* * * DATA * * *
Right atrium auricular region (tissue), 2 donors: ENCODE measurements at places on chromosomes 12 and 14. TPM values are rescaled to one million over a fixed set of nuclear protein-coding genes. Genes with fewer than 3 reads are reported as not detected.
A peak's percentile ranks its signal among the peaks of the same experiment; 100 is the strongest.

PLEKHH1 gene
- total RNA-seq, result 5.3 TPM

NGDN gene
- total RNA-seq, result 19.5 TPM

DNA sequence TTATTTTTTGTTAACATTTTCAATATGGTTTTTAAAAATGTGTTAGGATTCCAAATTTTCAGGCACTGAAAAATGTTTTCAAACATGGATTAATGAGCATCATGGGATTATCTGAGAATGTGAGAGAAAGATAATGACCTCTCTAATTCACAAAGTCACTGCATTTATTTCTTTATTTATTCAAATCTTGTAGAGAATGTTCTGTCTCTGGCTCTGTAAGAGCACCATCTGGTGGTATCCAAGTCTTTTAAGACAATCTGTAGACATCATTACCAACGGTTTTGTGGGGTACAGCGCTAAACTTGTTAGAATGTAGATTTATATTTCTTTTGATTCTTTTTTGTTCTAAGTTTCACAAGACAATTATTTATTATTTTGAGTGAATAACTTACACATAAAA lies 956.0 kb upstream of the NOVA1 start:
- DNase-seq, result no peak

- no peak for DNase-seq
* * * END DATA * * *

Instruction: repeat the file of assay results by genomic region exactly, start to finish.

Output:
Right atrium auricular region (tissue), 2 donors: ENCODE measurements at places on chromosomes 12 and 14. TPM values are rescaled to one million over a fixed set of nuclear protein-coding genes. Genes with fewer than 3 reads are reported as not detected.
A peak's percentile ranks its signal among the peaks of the same experiment; 100 is the strongest.

PLEKHH1 gene
- total RNA-seq, result 5.3 TPM

NGDN gene
- total RNA-seq, result 19.5 TPM

DNA sequence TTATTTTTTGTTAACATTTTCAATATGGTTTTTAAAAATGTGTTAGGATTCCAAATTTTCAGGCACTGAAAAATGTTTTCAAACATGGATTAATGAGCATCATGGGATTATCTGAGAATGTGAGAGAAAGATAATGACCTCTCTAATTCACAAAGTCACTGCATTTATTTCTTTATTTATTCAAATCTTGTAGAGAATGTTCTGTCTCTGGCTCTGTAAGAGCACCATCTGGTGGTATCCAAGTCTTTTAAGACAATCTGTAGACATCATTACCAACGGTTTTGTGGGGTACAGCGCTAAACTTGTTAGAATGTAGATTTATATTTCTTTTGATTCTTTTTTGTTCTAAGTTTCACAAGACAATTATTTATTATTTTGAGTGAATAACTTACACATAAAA lies 956.0 kb upstream of the NOVA1 start:
- DNase-seq, result no peak

- no peak for DNase-seq